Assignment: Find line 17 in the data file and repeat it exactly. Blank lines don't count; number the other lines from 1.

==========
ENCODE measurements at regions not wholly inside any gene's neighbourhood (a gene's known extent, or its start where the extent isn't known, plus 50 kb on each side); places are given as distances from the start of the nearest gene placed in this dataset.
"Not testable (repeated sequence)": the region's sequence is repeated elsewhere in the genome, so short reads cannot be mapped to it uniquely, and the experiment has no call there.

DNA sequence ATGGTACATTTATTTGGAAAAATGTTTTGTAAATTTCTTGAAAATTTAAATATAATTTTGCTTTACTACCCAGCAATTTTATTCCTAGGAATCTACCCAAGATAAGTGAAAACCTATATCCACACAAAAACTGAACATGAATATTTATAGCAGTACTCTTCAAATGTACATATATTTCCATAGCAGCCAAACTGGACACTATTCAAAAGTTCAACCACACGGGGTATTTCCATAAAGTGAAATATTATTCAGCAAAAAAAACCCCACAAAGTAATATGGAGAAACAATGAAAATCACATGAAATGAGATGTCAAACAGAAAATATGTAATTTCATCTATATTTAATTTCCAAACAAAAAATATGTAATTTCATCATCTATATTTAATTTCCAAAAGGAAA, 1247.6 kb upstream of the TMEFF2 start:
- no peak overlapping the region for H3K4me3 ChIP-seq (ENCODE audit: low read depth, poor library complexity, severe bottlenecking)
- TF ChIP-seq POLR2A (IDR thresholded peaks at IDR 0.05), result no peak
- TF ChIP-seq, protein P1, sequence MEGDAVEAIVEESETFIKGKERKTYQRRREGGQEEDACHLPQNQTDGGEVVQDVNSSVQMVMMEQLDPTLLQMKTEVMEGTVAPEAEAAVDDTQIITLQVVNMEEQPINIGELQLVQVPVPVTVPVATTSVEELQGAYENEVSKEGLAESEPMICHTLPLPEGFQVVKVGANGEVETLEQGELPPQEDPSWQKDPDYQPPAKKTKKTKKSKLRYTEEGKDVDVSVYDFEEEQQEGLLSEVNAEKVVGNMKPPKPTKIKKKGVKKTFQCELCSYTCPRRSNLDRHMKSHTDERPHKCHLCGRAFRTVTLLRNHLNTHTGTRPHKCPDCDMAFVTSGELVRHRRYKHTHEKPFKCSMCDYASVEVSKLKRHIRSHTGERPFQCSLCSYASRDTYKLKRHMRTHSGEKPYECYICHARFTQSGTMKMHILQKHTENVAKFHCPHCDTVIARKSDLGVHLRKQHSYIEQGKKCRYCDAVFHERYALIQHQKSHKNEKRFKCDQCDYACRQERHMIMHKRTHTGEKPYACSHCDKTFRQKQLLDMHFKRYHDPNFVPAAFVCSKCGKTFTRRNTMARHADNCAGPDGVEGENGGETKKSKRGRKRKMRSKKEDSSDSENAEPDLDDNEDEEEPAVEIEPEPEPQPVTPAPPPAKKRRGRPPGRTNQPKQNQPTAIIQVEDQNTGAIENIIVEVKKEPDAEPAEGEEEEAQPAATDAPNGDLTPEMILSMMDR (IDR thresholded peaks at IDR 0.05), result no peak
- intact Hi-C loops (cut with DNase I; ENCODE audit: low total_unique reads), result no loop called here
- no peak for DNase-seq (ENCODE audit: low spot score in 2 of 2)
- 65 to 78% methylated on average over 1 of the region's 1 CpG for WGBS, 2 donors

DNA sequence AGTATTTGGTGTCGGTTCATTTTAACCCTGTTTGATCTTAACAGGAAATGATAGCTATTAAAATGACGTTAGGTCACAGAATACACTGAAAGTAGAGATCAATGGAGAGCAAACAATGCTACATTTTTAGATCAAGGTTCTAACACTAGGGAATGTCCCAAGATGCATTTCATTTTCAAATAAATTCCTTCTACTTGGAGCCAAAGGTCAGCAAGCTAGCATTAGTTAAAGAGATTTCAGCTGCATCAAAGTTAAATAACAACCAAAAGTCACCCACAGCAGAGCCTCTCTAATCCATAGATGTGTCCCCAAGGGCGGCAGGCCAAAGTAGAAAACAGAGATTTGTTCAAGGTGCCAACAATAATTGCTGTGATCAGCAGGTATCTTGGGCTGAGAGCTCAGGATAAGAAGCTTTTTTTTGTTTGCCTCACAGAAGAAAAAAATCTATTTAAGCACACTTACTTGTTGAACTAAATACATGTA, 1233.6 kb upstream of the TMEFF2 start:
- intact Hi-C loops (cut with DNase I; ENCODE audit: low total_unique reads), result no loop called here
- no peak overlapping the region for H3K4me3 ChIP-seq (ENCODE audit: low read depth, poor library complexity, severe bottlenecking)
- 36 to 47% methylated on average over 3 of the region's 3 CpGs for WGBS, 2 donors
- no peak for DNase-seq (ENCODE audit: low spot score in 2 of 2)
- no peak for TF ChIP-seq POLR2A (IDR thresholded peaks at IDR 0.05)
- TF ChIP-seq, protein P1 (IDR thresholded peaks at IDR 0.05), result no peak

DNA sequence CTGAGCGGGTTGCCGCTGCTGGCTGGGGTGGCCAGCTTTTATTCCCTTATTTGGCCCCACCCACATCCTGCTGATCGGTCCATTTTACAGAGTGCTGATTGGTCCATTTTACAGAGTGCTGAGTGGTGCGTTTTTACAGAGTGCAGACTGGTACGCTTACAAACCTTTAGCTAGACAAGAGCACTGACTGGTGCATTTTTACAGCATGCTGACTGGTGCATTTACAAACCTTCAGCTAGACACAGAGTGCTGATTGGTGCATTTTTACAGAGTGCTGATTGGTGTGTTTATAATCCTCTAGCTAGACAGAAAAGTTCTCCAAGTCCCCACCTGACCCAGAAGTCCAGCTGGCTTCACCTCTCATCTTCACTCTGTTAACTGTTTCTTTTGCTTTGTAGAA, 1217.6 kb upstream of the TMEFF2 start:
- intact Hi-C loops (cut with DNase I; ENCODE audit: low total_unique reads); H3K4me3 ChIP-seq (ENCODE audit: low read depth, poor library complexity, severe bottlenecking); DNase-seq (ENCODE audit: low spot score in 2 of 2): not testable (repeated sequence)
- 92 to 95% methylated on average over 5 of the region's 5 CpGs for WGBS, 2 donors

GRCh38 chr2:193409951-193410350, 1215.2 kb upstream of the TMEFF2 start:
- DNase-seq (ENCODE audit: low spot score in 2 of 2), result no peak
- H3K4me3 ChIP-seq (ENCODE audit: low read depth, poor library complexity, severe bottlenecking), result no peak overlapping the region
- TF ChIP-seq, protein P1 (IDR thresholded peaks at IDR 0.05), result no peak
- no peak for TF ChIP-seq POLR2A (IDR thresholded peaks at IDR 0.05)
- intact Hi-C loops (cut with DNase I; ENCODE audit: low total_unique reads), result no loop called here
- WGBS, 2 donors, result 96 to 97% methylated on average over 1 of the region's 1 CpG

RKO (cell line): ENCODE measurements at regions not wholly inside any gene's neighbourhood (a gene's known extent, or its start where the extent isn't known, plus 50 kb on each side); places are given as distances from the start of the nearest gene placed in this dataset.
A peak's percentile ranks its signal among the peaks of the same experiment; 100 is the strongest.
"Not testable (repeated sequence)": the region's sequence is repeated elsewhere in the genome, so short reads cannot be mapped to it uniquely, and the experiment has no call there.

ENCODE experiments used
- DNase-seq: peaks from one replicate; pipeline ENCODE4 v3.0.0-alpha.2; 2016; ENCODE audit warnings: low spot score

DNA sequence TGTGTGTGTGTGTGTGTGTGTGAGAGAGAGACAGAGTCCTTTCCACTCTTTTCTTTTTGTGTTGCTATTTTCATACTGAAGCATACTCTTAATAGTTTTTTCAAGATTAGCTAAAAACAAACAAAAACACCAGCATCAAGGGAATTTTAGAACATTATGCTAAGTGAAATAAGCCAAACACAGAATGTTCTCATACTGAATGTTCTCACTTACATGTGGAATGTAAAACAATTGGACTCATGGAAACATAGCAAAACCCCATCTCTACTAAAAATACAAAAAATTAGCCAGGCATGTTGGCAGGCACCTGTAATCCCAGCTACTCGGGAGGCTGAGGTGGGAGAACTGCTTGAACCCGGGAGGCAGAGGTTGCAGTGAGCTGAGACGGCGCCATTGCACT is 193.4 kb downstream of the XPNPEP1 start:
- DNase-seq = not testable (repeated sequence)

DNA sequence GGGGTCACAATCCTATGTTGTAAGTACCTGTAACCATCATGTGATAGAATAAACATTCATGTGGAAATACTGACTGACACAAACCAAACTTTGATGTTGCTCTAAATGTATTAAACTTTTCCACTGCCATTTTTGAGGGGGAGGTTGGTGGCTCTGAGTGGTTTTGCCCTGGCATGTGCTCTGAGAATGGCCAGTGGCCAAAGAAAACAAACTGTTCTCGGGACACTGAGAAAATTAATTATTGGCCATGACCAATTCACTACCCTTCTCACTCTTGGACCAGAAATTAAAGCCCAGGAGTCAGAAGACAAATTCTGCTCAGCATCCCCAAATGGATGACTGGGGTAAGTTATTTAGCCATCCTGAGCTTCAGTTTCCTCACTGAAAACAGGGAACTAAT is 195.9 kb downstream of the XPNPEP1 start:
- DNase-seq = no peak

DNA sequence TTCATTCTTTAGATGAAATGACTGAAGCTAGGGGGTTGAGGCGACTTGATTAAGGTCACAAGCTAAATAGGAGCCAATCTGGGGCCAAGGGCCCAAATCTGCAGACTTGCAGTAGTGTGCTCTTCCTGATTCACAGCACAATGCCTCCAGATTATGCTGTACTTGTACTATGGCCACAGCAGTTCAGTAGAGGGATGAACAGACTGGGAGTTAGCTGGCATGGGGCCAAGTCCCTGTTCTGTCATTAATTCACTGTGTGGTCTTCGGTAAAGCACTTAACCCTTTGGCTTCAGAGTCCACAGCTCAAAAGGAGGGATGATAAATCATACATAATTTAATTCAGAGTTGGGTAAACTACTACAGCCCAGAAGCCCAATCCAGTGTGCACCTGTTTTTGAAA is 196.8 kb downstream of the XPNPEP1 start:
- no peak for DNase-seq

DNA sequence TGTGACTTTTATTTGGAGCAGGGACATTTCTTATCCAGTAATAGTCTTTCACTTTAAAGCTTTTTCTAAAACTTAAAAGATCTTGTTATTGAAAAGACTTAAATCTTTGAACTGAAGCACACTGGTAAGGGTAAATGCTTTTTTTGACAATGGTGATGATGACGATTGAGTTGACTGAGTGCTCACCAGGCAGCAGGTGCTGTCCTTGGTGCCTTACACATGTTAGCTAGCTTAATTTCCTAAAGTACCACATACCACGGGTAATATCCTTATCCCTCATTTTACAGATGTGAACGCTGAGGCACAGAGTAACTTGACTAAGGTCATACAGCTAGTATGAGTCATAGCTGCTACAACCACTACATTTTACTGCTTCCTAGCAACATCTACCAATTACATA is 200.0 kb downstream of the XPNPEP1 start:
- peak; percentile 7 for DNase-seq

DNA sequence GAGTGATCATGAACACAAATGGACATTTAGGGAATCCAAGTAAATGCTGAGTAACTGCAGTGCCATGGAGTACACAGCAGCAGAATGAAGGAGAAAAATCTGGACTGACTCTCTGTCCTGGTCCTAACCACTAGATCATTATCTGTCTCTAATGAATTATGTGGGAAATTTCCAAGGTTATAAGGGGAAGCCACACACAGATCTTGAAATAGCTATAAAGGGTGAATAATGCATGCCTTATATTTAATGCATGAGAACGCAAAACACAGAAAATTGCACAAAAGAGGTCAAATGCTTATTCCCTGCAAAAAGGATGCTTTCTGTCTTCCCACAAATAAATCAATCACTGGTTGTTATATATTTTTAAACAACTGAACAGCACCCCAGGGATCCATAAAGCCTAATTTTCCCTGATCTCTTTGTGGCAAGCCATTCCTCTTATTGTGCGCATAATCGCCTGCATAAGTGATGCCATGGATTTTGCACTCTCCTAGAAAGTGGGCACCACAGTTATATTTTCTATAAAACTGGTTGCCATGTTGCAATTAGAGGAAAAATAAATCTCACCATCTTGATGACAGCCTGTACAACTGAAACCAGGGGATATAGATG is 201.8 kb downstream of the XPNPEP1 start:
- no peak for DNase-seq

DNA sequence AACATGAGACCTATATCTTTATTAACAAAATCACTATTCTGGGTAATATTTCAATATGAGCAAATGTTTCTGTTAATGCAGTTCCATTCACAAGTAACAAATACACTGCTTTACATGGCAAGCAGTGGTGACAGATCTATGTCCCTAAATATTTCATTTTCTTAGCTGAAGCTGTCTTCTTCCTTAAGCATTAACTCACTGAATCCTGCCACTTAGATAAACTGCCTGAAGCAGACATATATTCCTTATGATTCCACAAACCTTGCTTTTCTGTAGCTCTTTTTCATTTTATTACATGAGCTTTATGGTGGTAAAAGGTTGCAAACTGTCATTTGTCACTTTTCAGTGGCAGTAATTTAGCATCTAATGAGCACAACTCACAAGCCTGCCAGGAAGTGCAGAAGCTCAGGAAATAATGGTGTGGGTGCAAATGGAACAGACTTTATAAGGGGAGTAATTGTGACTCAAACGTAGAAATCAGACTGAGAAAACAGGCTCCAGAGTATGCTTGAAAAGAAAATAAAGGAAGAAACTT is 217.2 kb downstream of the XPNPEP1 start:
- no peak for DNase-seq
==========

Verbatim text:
DNA sequence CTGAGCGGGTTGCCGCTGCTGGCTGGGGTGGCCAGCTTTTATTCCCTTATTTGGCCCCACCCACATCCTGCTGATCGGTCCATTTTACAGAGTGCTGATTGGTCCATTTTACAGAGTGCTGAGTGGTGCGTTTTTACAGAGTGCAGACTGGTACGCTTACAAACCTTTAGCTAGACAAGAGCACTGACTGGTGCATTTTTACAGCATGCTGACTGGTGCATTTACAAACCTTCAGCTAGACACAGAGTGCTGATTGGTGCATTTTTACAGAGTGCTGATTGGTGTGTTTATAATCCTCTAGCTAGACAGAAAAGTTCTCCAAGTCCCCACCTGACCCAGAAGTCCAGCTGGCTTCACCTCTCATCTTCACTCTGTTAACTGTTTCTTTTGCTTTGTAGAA, 1217.6 kb upstream of the TMEFF2 start: